• Well, that article agrees with me on when IDs can and should be used. And my extreme example of position: fixed is an example when CSS simply shouldn't be reused. Not that I'm advocating on doing something like that. Sep 5, 2012 at 11:03
  • Remember that most browsers already try to optimize selectors as best as they can. Take the well-known example of right-to-left matching on a per-element basis. Most selectors are only as slow as there are elements on your page. If you have a very simple page with just three children of body and nothing else, any selector you throw at it shouldn't cause a browser to glitch out or even freeze.
    – BoltClock
    Sep 5, 2012 at 11:04
  • 1
    @BoltClock I'm interested in all elements of styling that can significantly effect rendering performance. Although selectors are easier to define best-practice for, so those tips will probably have the most traction. Sep 5, 2012 at 11:55

6 Answers 6


The first thing that comes to mind here is: how clever is the rendering engine you're using?

That, generic as it sounds, matters a lot when questioning the efficiency of CSS rendering/selection. For instance, suppose the first rule in your CSS file is:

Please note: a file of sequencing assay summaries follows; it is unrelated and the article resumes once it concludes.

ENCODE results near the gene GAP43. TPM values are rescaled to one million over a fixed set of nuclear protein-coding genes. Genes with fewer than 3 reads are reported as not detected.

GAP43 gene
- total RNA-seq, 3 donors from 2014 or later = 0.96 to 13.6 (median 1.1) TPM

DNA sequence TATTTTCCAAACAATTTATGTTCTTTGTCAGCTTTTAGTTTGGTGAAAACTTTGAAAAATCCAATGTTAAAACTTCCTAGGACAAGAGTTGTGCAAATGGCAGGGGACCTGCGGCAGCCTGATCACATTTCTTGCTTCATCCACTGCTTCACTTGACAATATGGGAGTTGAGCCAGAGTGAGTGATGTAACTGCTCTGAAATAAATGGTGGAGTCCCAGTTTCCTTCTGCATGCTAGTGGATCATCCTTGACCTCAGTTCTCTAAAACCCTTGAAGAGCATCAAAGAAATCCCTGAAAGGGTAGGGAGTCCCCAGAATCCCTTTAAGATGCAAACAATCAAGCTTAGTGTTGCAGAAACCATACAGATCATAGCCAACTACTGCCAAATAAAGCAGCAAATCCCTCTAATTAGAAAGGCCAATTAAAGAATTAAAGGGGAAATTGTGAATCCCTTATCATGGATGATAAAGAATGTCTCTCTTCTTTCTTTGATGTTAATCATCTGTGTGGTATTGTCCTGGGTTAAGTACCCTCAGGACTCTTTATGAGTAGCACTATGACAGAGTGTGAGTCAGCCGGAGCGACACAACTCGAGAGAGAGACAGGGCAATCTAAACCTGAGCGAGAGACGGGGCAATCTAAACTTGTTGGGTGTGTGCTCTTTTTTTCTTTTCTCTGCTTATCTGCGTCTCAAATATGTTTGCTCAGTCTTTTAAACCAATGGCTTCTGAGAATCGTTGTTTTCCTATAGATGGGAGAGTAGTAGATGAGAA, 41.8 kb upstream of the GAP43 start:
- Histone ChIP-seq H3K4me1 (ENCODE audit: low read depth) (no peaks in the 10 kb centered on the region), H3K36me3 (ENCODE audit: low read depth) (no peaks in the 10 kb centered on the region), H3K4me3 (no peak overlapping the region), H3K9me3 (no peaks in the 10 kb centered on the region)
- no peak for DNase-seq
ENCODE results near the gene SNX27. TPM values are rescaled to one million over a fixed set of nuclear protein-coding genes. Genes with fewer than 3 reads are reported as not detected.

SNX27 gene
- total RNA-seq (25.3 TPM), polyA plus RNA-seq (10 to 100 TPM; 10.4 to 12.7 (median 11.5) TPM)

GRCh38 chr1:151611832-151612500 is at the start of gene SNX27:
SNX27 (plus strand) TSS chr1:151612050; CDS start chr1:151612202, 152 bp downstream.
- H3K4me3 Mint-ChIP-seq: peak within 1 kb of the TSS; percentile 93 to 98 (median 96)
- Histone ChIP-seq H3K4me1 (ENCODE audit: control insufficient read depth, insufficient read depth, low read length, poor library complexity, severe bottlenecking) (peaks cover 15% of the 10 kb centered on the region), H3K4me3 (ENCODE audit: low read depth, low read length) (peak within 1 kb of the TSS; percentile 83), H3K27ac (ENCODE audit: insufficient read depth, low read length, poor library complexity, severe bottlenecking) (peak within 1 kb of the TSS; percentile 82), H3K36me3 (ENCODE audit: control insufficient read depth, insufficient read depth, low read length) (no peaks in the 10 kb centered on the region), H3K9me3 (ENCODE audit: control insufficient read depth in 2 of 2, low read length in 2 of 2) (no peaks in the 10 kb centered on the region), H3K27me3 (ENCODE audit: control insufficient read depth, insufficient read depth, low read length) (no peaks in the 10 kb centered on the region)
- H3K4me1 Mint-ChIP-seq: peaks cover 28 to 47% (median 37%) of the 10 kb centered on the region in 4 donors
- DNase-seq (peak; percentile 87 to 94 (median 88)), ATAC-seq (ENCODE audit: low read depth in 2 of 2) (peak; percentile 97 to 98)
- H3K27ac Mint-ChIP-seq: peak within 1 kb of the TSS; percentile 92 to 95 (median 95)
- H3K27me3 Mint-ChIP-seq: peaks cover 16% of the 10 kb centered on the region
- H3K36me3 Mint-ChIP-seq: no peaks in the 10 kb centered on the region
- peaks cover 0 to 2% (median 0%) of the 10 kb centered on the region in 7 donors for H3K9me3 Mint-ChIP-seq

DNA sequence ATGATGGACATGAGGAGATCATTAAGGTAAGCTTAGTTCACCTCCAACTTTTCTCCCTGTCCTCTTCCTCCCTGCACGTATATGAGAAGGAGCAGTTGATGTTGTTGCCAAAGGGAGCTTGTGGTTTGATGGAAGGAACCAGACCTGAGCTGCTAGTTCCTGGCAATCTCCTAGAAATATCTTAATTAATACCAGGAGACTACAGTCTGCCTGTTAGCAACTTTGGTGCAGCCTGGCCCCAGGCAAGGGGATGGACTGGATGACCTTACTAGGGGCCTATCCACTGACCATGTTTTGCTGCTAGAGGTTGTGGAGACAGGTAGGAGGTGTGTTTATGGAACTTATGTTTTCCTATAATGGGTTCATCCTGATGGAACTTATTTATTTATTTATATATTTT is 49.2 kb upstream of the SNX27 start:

.class1 {
    /*make elements with "class1" look fancy*/

So when a very basic engine sees that (and since this is the first rule), it goes and looks at every element in your DOM, and checks for the existence of class1 in each. Better engines probably map classnames to a list of DOM elements, and use something like a hashtable for efficient lookup.

.class1.class2 {
    /*make elements with both "class1" and "class2" look extra fancy*/

Our example "basic engine" would go and revisit each element in DOM looking for both classes. A cleverer engine will compare n('class1') and n('class2') where n(str) is number of elements in DOM with the class str, and takes whichever is minimum; suppose that's class1, then passes on all elements with class1 looking for elements that have class2 as well.

In any case, modern engines are clever (way more clever than the discussed example above), and shiny new processors can do millions (tens of millions) of operations a second. It's quite unlikely that you have millions of elements in your DOM, so the worst-case performance for any selection (O(n)) won't be too bad anyhow.


To get some actual practical illustrative proof, I've decided to do some tests. First of all, to get an idea about how many DOM elements on average we can see in real-world applications, let's take a look at how many elements some popular sites' webpages have:

Facebook: ~1900 elements (tested on my personal main page).
Google: ~340 elements (tested on the main page, no search results).